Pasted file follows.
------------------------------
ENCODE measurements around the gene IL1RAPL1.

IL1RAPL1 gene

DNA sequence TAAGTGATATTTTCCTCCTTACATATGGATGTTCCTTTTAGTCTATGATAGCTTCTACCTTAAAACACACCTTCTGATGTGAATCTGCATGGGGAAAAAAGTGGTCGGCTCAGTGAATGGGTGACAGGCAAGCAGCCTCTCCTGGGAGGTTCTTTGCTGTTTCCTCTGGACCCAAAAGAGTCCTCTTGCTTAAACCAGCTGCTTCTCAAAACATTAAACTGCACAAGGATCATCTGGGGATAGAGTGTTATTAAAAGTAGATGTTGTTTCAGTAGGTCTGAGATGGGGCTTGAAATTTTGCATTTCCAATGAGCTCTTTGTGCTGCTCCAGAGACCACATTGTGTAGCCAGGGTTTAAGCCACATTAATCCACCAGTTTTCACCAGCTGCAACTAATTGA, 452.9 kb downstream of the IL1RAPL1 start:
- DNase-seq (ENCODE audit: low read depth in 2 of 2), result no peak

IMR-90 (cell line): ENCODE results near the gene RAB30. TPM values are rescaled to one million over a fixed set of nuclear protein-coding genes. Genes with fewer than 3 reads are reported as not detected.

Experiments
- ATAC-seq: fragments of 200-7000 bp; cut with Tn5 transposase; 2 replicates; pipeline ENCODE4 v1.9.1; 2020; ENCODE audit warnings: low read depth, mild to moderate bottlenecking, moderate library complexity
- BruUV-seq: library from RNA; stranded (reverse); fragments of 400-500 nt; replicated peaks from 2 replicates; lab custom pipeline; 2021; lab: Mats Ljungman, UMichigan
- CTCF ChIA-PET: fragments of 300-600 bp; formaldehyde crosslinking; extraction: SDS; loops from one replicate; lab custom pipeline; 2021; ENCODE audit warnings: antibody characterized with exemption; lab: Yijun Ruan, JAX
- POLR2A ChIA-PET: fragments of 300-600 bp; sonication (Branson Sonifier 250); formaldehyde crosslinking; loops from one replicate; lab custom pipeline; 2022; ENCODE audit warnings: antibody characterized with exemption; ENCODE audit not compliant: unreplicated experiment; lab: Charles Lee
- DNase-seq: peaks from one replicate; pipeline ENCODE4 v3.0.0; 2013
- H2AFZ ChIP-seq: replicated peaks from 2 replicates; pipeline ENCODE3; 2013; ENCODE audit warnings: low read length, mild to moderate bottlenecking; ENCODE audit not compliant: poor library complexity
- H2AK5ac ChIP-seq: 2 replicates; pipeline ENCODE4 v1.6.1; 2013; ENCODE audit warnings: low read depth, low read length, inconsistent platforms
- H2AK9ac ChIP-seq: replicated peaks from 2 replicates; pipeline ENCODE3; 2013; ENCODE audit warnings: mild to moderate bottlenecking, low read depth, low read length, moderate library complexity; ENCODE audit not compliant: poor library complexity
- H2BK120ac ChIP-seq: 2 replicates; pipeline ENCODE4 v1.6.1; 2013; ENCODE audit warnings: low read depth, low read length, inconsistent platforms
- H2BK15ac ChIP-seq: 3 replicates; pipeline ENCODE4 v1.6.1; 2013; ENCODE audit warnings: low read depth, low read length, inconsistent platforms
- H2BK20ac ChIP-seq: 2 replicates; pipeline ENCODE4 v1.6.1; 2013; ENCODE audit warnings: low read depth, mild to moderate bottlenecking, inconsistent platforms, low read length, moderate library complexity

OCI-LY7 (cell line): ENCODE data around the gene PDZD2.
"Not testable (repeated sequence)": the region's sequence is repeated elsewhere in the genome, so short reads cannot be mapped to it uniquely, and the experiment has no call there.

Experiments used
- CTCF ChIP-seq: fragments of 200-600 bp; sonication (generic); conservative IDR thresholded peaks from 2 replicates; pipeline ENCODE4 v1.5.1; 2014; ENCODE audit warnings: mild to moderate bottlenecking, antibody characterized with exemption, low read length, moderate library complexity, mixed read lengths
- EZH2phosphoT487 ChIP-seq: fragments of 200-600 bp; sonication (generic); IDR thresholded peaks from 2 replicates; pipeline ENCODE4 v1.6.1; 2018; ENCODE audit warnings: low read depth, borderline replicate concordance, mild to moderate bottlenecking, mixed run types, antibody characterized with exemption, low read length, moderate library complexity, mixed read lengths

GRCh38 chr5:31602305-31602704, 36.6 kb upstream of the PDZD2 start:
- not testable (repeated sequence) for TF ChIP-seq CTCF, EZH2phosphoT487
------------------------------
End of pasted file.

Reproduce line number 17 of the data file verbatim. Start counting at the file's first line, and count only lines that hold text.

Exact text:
- H2BK20ac ChIP-seq: 2 replicates; pipeline ENCODE4 v1.6.1; 2013; ENCODE audit warnings: low read depth, mild to moderate bottlenecking, inconsistent platforms, low read length, moderate library complexity